It’s a Wonderful Movie

A holiday semi-tradition in the United States is watching the classic Frank Capra film It’s a Wonderful Life. The film stars Jimmy Stewart as George Bailey, a man who has sacrificed his dreams to help others, but is driven to the point of suicide by a series of events threatening his life and livelihood. Just as he is ready to call it quits, a guardian angel appears to help him see the value of his life.

The angel is a bit of a bungler, who needs to earn his wings, so he was sent to help George Bailey in his hour of crisis. Depressed, Bailey says he wishes he had never been born. The angel grants him that wish, showing him what life would be like if he had not been born. All of a sudden, George Bailey is a stranger in his own town, which he barely recognizes because it is so seedy and depressed.

“It is an adult film for an adult audience with no illusions about the world.”

George sees the results of the world deprived of his existence and he comes to understand the value of his life. He prays for his old life back, even though it means going back to the troubles he was facing at the start of the film. His prayer is answered and he rushes home to his wife and family. The film ends with the town coming to his home with money and help, because they heard he was in trouble.

By the standards of the current day, the movie is bracingly realistic, even though it has a happy and uplifting ending. We see a man driven to despair, despite his willingness to do the right thing, no matter the cost. Bailey is no superhero or a man blessed by fortune, but a normal middle-aged man struggling with the reality of life. It is an adult film for an adult audience with no illusions about the world.

Like many classic films, this one was not a huge success when it was released, as there were other good movies released that same year. There was also a clear trend in moviemaking after the war. The studios assumed that audiences wanted positive films after having gone through the war and the Depression. As a result, there was a flood of these types of films competing for an audience.

The movie’s ascent into a holiday tradition was mostly an accident. A clerical error in renewing the film’s copyright in the 1970s meant the film’s images, but not the story, entered the public domain. TV stations still had to pay a royalty to Philip Van Doren Stern, who held the copyright for the original story, but that was much less than was typical for a film, so it was cheap content for local stations.

In the 1980s the film gained a wide audience because it was shown regularly at Christmas and it hit the demographic sweet spot. The generation depicted in the film was starting to die off. Their kids were starting to feel guilty, which led to a wave of nostalgia for the greatest generation. Generation X, caught up in the conservative revolution, liked the film’s traditional themes and values.

This makes for an interesting comparison. The people who first saw the film in theaters were less than enthusiastic. These were people who knew that things don’t always work out, even for honorable men who follow the rules. They saw lots of men do the right thing, but lose everything in the Depression. They knew men in the service who were perfect soldiers, but were killed or maimed in combat.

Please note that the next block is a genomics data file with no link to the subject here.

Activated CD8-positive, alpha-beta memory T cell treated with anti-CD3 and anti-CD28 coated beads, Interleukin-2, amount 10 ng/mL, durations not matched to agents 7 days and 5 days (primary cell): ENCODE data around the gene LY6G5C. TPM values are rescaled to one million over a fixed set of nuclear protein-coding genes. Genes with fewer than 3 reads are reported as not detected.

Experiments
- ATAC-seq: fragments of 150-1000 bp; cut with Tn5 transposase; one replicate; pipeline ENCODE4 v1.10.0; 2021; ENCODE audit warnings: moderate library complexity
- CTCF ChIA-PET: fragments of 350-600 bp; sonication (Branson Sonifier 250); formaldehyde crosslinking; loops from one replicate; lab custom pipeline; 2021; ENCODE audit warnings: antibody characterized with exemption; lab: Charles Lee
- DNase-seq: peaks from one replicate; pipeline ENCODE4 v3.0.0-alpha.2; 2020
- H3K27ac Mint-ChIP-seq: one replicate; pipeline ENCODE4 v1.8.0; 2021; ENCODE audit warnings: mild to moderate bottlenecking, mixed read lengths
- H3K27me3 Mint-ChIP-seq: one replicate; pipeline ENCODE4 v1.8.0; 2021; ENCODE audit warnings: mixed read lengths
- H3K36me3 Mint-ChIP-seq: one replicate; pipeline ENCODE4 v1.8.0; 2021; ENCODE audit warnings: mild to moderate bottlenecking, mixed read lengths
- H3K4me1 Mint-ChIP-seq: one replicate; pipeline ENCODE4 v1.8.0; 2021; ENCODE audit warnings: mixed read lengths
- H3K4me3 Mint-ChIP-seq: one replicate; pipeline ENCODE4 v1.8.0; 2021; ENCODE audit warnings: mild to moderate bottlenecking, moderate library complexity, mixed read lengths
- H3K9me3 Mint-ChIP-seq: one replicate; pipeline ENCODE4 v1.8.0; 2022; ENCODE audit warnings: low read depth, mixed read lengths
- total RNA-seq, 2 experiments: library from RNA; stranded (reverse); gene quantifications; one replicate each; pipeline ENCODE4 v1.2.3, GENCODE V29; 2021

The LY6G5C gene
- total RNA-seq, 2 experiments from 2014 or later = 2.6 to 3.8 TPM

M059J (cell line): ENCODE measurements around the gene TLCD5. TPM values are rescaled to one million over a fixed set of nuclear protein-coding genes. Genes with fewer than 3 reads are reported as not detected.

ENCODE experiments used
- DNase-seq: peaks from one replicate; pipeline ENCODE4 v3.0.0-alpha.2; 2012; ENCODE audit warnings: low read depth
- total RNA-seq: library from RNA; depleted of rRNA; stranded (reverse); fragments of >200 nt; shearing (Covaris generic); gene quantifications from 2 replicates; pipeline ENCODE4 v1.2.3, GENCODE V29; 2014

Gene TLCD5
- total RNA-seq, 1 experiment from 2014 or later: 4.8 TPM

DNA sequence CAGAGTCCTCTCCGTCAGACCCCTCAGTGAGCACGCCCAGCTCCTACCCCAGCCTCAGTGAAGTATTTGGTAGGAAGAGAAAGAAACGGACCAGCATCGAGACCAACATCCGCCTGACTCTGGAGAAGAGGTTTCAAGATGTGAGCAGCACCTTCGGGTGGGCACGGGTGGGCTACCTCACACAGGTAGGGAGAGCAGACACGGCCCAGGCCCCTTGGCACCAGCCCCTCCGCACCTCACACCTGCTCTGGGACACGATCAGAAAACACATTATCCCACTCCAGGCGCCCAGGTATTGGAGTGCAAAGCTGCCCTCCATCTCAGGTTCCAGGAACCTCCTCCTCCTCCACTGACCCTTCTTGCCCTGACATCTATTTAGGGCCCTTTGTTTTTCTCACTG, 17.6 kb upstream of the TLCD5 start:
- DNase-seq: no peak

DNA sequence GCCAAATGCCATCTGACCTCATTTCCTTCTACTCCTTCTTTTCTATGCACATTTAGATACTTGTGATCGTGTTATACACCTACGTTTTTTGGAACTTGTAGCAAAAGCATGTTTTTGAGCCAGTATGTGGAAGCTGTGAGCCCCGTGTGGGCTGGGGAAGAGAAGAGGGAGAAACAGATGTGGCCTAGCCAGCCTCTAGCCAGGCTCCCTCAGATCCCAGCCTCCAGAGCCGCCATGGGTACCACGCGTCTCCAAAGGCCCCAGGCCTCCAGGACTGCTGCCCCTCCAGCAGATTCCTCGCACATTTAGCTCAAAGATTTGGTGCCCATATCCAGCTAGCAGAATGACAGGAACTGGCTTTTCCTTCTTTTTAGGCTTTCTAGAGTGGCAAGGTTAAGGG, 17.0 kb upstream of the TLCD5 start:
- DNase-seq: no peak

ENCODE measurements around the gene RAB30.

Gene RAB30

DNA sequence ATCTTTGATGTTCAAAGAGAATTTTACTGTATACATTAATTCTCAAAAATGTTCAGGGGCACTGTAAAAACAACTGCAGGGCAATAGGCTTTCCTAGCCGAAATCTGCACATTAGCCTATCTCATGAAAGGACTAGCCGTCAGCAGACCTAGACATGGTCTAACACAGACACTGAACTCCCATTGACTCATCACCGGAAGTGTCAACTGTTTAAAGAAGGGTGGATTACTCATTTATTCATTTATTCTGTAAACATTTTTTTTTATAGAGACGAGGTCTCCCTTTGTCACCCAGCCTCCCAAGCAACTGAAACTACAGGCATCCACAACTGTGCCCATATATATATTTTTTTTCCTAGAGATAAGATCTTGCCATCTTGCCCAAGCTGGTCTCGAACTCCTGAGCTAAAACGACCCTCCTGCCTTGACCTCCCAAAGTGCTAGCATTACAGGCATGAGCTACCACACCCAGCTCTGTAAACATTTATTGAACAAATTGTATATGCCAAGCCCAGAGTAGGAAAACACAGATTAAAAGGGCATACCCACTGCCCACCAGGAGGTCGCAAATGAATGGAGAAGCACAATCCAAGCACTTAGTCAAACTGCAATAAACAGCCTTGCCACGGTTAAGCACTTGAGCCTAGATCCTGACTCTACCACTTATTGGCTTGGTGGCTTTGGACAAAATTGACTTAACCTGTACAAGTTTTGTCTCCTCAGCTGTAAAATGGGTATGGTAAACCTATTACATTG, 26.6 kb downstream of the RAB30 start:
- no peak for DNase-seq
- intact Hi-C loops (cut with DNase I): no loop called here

The people who came out the other end of a decade and a half of terrible times understood that life is often terribly unfair. Sure, George Bailey was an example every man should follow, but they knew a lot of guys like that who ended up desperate men in bread lines or broken men grieving the loss of a son in the war. That’s why the film did not strike the same emotional chord as it would forty years later.

At the other end was an audience coming out of the cultural revolution of the ’60s and ’70s, ready for some normalcy. They wanted to go back to a world that had rules that made sense and where following those rules made a difference. That was what was on offer in the Reagan Revolution. It was a return to a rules-based society in which the virtues of hard work and integrity mattered again.

That was the appeal forty years ago when It’s a Wonderful Life suddenly became a pop culture tradition. George Bailey was not saved by an angel. He was not saved by the government or some corporate white knight. He was saved by regular people who valued the same things he valued and were therefore willing to come to his aid in his great hour of need. It was escapism for people ready to escape the cultural revolution.

There is a bit of irony here with the film’s sudden popularity in the ’80s. A constant theme of left-wing agitation in the ’60s and ’70s was the rejection of materialism. The left was fiercely opposed to business and the commercialization of American life. Just when America was about to embrace the extreme materialism of modern global capitalism, a film with the exact opposite message becomes wildly popular.

That could be written off as coincidence, but the film’s popularity to this day says there is something else at work. It suggests that even a bug-man living to consume corporate product senses that there should be more to his life than waiting for the next comic-book movie or videogame. A man’s life is supposed to have a purpose beyond satisfying his base urges and following the latest trends.

The persistent popularity of movies like It’s a Wonderful Life is a reminder that no matter how deracinated and debased a people, they will still yearn for community that will provide structure and meaning to their life. Every year millions of Americans, the most materialist people on the planet, watch an old black-and-white movie that reminds them that there is more than just stuff. It is a pilot light of human dignity that still flickers in the most soulless, materialistic society in human history.


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